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Tim Smith knows his campaign to unseat 3rd District Supervisor Shirlee Zane is a long shot.

He got into the race late. He doesn't have much money or major endorsements. And his track record isn't great — he was one of the candidates Zane beat out for the seat in 2008.

Despite these challenges, Smith hopes his modest campaign and will fuel further public debate about whether Sonoma County is doing enough to control its ballooning pension costs.

The county's pension system is "out of control" and the changes proposed by the current board are "cosmetic" ones that don't come close to the kind of sweeping overhaul needed avoid a dire fate, Smith said.

"We are on the track of Stockton, Vallejo and potentially, if we don't do anything, we're looking at Greece," Smith said. "Eventually you have to say STOP!"

Whether what is essentially a one-issue campaign will give Smith enough political horsepower to overcome a well-positioned incumbent is a key question in the race for the Sonoma County's central supervisorial district.

Political observers doubt it. They say Zane may be slightly vulnerable on the politically charged issue of public pensions, but it will be difficult for Smith to win the June 5 primary without a well-funded campaign to drive that point home to voters.

"This is a real uphill battle for him," said David McCuan, an associate professor of political science at Sonoma State University.

That's partly because Zane has taken a leadership role in the board's effort to tackle the pension problem, co-authoring last year's report on the subject.

Zane has been dismissive of Smith's candidacy, lamenting it as a "diversion" that will keep her from her job. She labeled his promise not to accept a pension himself if elected a "cheap campaign trick" and questioned the self-employed attorney's claim to be a "small business owner."

"He doesn't have a job. Give me a break!" Zane said recently.

In many ways the 3rd District is home to the year's least compelling supervisorial race. Far more money, energy and attention are being expended on the primary contests for the two other board seats up for grabs in November. The 1st District race is a six-way contest to replace long-time Sonoma Valley Supervisor Valerie Brown, while in the West County's 5th District, Supervisor Efren Carrillo is facing a surprise challenge from former Supervisor Ernie Carpenter.

The demographics of the compact 3rd District give a decided home field advantage to Zane, 52. Sixty percent of the district is made up of voters from her base in Santa Rosa, while 34 percent live in Rohnert Park. The balance, 6 percent, reside in unincorporated areas.

Zane also has endorsements from across the political spectrum, including labor, environmental and business groups. In February, she reported $50,000 in contributions. For months it appeared no one would step forward to challenge her for the seat.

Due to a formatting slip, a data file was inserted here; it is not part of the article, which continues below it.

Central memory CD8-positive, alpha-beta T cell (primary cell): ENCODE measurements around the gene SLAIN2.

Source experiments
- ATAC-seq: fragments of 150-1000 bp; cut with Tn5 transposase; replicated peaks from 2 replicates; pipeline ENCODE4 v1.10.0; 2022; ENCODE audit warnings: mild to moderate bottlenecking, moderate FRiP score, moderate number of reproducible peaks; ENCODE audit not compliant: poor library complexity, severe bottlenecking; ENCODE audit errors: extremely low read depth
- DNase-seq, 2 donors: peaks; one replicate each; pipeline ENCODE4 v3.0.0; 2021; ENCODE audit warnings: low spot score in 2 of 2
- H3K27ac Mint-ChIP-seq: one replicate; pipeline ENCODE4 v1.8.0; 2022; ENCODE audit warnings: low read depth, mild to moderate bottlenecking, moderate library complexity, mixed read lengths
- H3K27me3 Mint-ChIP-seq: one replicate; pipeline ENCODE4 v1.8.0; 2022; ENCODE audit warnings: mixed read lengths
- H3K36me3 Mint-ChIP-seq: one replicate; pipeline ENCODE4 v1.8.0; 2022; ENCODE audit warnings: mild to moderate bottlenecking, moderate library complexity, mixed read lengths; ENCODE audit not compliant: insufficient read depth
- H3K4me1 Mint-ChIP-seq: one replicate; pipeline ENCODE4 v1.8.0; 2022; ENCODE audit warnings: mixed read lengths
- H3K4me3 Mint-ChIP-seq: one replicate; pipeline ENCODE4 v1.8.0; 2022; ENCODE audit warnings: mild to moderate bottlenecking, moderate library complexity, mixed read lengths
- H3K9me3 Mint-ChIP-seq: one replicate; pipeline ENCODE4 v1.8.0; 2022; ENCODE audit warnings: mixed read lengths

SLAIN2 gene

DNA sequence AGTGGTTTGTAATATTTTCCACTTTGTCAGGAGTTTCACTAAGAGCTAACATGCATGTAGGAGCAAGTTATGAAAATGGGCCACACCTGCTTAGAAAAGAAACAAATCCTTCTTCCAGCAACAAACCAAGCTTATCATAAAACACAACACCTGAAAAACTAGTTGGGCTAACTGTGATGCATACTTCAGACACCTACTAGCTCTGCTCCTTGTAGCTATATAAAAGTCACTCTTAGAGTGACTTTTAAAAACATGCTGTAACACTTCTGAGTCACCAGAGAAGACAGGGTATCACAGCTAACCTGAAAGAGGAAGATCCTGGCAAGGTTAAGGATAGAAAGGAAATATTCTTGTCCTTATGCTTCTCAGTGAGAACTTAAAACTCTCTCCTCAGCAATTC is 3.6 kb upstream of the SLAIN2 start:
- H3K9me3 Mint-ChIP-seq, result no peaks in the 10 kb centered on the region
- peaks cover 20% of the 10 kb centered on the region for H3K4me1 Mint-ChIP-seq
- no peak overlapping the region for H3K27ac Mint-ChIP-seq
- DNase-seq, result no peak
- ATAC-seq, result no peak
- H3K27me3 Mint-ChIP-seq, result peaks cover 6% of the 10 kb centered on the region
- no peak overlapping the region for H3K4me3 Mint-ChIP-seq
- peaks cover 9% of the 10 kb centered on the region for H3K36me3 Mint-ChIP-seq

When no one did, Smith said he felt compelled to do so. He launched his campaign Feb. 29, loaned himself $3,000 and said he hoped to give voters a choice they wouldn't otherwise have.

"I think democracy deserves debate," he said at the time.

Zane said the campaign gives her an excellent opportunity to discuss her record in her first term on the board.

She said she is proud of the smoking ban the board adopted covering county buildings, parks and multi-family housing units. She also cites creation of the mobile mental-health crisis unit that provides law enforcement officers with access to mental health professionals during emergencies. The move was in response to the 2007 death of Jeremiah Chass, 17, whom deputies shot and killed in a confrontation after his parents called 911 to report he was having a psychotic episode.

Zane also claims she helped create "$400 million worth of jobs." The figure is an estimate of the value of four projects the board has advanced during her tenure: The SMART train, expansion of the Charles M. Schulz-Sonoma County Airport, construction of a new Sutter Hospital and a new state courthouse, now delayed by a year.

She said that as board chairwoman she's tried to be a "consensus builder" and to keep the board working well together.

"I think I'm really good at bringing people together and listening and respecting their views," Zane said.

When it comes to her opponent, however, she doesn't have much respect for his pension platform, which she says amounts to a "hare-brained idea of taking the unions to court."

"He really doesn't have any ideas, essentially, if that is his only strategy," Zane said.